Judgement Centre and The Debut EP.
The irregular line-up is becoming more and more common in our underground music scene and in doing so is injecting much needed new variety and that is something crucial. The mighty two-piece usually variates between the axe or bass-axe alongside a drummer, with some three-pieces similarly following suit with singular strings alongside a drummer and vocalist. The list goes on ofcourse and that is where Judgement Centre come in.
Based in Barnstaple, this three-piece formed via a music course where each member would lend their chosen instrument to an eventual unit of keys, bass, drums and the resulting unique take on Alternative Rock and Indie music.
‘Prisoners’ opens a debut EP rhythmically in tone with the gloom left behind by 90’s Grunge, used as a base for a ballad of self-destruction and a cry for help. Vocally, the emotion of the lyrics is shown as direct as possible alongside perfectly suiting percussion. The is a track you’d expect from a solitary singer-songwriter but instead is given the full-band treatment and works more than you initially thought it would.
You can’t help but pull further likeness to 90’s Grunge from the Eddie Vedder/Pearl Jam vocals alongside a rhythm section that despite the lack of a guitar would not be out of place on an Audioslave album. The only slight criticism, despite both tracks at this point sitting very strongly is the similarity of the two. However with that said, at the 3:20 mark ‘Pretend’ begins trail off elsewhere, changing the balance of the EP as well as the song standalone before returning to the relatable croons and impressive vocals.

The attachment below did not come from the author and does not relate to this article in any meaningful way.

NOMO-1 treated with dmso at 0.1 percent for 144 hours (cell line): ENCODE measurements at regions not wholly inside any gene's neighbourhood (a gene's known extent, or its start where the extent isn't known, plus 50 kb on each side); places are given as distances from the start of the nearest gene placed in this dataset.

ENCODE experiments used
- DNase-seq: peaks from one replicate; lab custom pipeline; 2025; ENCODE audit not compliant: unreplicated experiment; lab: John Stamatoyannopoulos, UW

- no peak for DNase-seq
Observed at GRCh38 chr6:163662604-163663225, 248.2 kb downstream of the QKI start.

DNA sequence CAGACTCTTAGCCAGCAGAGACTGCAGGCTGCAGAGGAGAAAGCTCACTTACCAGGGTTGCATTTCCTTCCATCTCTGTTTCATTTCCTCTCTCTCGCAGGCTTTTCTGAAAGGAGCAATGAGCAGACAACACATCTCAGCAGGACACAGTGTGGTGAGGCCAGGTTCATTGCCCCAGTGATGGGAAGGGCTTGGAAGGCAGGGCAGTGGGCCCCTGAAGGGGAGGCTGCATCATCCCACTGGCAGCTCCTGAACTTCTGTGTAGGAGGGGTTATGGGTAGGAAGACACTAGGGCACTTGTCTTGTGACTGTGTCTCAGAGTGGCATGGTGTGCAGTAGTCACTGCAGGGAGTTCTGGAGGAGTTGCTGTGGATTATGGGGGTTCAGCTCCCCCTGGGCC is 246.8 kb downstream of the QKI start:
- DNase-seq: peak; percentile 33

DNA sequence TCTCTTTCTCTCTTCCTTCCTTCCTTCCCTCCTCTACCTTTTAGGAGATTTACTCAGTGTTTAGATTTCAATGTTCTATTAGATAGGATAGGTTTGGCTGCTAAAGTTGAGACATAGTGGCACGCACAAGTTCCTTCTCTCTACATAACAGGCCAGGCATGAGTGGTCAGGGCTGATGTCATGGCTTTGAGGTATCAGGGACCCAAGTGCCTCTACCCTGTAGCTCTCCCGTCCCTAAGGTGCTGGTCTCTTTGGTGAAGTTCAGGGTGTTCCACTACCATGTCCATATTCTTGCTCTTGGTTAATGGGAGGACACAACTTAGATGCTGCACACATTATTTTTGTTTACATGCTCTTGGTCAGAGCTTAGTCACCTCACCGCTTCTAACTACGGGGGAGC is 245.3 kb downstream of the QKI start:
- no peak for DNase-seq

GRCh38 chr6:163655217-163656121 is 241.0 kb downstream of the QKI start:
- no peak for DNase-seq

‘Changed’ is aptly titled and placed. Judgement Centre build on that brief change in style from the previous onto Blues-infused yet playful vocals and Indie-esque rhythms, in what could be likened to an attempt at a prospectively mainstream song that would actually deserve limelight. ‘Changed’ makes more use of the keys at this band’s disposal without sounding too much like an worn out late 80’s & early 90’s Electro-Rock rendition.
‘Burn’ is very much another approachable key-led ballad. The similarity in these songs is still something worthy of comment but simultaneously, from a certain point of view, their greatest strength. The emotional release is clearly and perhaps wouldn’t blend so well with the musical output without this key-led approach. ‘Burn’ also carries notable backing vocals which I feel could have been far more common on this EP.
Judgement Centre is the first foray and thus feels incomplete but luckily mainly so due to its length. Could there be more of a driven bass-led sound, up-tempo and carrying more weight? Yes. Will they likely explore this later on? Probably. Is this still a unequivocally enjoyable EP? Very much so.